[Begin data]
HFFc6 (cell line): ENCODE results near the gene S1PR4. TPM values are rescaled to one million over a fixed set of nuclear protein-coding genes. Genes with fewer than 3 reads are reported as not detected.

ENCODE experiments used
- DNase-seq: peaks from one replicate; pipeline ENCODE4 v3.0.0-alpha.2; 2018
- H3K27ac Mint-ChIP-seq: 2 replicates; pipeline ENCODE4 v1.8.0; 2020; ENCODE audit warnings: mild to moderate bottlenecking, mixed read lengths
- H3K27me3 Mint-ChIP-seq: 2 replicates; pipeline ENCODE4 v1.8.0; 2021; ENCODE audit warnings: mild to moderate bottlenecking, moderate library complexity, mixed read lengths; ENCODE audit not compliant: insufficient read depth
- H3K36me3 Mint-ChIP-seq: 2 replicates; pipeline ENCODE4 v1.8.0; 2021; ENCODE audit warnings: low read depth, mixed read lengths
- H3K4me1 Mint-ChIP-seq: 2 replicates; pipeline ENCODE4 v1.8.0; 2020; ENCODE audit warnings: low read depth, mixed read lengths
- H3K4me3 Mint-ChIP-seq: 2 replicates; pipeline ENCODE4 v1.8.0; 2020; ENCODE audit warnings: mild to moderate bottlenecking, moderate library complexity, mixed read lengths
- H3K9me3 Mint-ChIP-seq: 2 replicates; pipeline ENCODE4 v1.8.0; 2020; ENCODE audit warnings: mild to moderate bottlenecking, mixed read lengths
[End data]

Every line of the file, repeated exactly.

HFFc6 (cell line): ENCODE results near the gene S1PR4. TPM values are rescaled to one million over a fixed set of nuclear protein-coding genes. Genes with fewer than 3 reads are reported as not detected.

ENCODE experiments used
- DNase-seq: peaks from one replicate; pipeline ENCODE4 v3.0.0-alpha.2; 2018
- H3K27ac Mint-ChIP-seq: 2 replicates; pipeline ENCODE4 v1.8.0; 2020; ENCODE audit warnings: mild to moderate bottlenecking, mixed read lengths
- H3K27me3 Mint-ChIP-seq: 2 replicates; pipeline ENCODE4 v1.8.0; 2021; ENCODE audit warnings: mild to moderate bottlenecking, moderate library complexity, mixed read lengths; ENCODE audit not compliant: insufficient read depth
- H3K36me3 Mint-ChIP-seq: 2 replicates; pipeline ENCODE4 v1.8.0; 2021; ENCODE audit warnings: low read depth, mixed read lengths
- H3K4me1 Mint-ChIP-seq: 2 replicates; pipeline ENCODE4 v1.8.0; 2020; ENCODE audit warnings: low read depth, mixed read lengths
- H3K4me3 Mint-ChIP-seq: 2 replicates; pipeline ENCODE4 v1.8.0; 2020; ENCODE audit warnings: mild to moderate bottlenecking, moderate library complexity, mixed read lengths
- H3K9me3 Mint-ChIP-seq: 2 replicates; pipeline ENCODE4 v1.8.0; 2020; ENCODE audit warnings: mild to moderate bottlenecking, mixed read lengths